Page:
In his compelling book “31 Days: The Crisis That Gave Us the Government We Have Today,” Barry Werth sheds new light on the four weeks after President Richard M. Nixon resigned and departed from the White House in 1974, and the ongoing effects of that period. After Nixon’s departure when Gerald Ford reluctantly assumed presidency, the country was reeling from Watergate scandal. President Ford desperately needed to prove himself by stabilizing the nation, deciding whether his disgraced predecessor would be pardoned, and establishing his own administration. All in all, Werth’s book highlights the burden of the demanding tasks that Ford had to undertake, the most burdensome of all was to “establish a "legitimate government" insulated from the taint of the Nixon years–a difficult challenge at best” (Werth 21). Some of the principal players in the British administration rose to power, most prominently Vice President Dick Cheney and Defense Secretary Donald H. Rumsfeld.
When Ford had come into office back then, he barely had any foreign policy or national security experience. Ford turned his back on the earlier approach of politics based on power by playing a role in the implementation of conservative policies. Ford also took on Henry A. Kissinger, who was the secretary of state at the time and was the man behind Nixon’s strategy to ease strained relations in times of political crisis. Although Werth does draw parallels between the Ford and Bush administration, he does not discuss the subject in detail, apart from a few commends in the concluding pages. Indeed, any reader who wants to find out about the early years of the careers of Cheney and Rumsfeld should read Werth’s book.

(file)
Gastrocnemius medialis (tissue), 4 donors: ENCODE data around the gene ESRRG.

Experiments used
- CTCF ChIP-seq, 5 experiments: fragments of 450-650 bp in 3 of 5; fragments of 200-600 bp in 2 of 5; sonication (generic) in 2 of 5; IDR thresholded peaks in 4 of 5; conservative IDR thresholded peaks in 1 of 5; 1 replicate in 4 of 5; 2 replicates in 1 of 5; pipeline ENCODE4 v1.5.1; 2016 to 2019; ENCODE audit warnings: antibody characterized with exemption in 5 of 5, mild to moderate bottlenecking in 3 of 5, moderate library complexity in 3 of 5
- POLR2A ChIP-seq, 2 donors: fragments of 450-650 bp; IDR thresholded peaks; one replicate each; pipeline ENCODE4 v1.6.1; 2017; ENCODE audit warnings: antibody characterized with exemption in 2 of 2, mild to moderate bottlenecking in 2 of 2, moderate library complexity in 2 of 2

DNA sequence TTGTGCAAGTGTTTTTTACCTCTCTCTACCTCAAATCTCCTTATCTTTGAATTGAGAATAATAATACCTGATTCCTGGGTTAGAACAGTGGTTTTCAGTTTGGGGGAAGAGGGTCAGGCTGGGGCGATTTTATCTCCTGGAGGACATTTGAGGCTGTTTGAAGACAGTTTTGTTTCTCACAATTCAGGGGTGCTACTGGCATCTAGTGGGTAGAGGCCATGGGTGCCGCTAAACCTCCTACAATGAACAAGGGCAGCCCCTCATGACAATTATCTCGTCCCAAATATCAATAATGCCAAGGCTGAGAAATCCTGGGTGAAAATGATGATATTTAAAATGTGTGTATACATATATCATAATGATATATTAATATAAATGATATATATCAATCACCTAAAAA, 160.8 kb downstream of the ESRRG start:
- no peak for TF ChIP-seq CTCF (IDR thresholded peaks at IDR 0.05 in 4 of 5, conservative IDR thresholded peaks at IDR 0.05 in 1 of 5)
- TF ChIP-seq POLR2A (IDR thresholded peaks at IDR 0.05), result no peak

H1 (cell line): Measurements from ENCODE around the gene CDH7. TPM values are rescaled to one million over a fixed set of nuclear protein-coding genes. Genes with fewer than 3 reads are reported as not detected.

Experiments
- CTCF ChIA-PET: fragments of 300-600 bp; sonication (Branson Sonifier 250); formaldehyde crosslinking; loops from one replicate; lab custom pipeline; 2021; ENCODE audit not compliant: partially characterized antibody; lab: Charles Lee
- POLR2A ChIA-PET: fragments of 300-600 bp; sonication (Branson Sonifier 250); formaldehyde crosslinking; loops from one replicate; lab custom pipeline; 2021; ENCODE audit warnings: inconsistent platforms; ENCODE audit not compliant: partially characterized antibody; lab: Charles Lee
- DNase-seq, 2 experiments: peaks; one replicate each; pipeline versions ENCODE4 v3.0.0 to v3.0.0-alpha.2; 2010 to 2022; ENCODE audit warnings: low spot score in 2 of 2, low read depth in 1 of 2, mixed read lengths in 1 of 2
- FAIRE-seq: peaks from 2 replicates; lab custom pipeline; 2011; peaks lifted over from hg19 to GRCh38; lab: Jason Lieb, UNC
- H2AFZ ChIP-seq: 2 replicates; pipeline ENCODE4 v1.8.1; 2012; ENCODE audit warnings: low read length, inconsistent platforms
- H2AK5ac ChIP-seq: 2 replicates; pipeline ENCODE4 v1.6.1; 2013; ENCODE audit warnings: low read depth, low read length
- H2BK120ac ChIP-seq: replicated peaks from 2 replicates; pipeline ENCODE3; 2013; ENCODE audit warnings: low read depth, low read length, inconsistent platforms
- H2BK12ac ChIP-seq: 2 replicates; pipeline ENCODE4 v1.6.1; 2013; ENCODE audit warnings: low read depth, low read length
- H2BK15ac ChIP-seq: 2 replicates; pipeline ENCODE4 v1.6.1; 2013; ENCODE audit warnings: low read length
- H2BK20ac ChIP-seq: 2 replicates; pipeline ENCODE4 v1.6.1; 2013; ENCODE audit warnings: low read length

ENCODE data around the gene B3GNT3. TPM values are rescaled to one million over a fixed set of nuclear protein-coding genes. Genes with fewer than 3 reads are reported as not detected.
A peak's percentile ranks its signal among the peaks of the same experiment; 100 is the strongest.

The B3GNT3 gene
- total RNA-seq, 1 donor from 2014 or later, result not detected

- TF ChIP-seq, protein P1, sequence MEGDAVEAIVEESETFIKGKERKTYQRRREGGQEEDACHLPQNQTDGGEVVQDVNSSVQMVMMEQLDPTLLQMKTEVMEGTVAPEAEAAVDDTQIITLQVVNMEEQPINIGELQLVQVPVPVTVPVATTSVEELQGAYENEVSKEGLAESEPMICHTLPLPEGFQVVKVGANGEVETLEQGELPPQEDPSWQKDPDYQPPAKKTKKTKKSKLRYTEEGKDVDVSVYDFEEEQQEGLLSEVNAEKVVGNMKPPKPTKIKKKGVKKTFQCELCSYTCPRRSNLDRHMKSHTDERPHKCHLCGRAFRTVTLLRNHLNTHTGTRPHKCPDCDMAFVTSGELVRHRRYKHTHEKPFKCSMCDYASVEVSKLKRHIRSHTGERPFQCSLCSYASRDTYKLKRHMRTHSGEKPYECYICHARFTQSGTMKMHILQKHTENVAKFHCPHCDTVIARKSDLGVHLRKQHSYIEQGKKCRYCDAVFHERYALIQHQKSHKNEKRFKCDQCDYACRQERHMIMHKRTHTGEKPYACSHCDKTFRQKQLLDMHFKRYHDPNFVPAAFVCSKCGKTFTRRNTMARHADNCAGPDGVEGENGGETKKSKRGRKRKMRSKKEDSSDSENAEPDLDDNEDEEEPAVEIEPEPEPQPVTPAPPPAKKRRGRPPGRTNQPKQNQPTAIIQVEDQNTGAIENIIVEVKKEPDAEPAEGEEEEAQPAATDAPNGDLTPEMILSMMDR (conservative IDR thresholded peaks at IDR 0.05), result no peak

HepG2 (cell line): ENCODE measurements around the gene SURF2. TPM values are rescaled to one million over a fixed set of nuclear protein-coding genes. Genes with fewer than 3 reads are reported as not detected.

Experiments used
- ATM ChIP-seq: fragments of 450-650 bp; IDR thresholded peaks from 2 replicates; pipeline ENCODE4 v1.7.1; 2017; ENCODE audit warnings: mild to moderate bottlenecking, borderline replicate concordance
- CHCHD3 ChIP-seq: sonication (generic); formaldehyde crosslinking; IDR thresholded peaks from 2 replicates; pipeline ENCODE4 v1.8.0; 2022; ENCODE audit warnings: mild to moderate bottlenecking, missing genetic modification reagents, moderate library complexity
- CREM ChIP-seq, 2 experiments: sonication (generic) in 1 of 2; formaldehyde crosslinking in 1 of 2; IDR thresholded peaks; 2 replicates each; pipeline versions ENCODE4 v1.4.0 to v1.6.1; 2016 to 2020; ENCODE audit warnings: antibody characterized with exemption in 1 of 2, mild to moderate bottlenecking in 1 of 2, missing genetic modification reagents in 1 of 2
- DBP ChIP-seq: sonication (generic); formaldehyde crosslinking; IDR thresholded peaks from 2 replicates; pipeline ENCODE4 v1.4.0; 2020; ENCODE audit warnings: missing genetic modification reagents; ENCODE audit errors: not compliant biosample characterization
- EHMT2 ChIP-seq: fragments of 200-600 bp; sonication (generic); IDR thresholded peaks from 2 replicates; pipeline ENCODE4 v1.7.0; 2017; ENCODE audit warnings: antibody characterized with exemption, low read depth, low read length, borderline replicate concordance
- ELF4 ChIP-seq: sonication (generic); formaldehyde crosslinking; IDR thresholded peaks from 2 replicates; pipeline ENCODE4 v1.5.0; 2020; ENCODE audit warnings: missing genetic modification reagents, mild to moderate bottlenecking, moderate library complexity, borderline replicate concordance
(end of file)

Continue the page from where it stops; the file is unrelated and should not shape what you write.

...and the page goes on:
Many of the facts and ideas in “31 Days” seem to have been borrowed from the writings of Nixon and Ford, and even books by Bob Woodward, Richard Reeves, Walter Isaacson, and others as reference to a considerable degree. However, ultimately the book ends up openly chronicling the things that President Ford did on a daily basis during the first month he served as the president of the United States. It seems that Werth borrowed this technique from recent books on American Presidents such as Kennedy, Nixon, and Regan written by Richard Reeve. The book also reveals that there were “two sparring, mutually distrustful staffs” (Werth) that Ford was trying to manage, not only his own but Nixon’s as well. At the same time, Ford was making an endeavor to continue and stabilize the nation, and attempting to drag his administration away from the filth and mess of the Watergate scandal.
It is already apparent that Ford had to face overwhelming challenges when he arrived at the White House, such as addressing the question of amnesty for draft evaders, demolishing inflation to the ground, and restoring public trust in his government. In “31 Days,” Werth actually appreciates Ford for taking on these challenges. Perhaps the most demanding task for Ford was to decide whether he should pardon Nixon. If he did not pardon Nixon, the nation would continue to be haunted by the Watergate scandal for months or even years to come if Nixon went to trial. On the other hand, if he did pardon Nixon, while so many members of his administration faced trial, Ford would be blamed for making a secret deal with his predecessor and not allotting justice equally.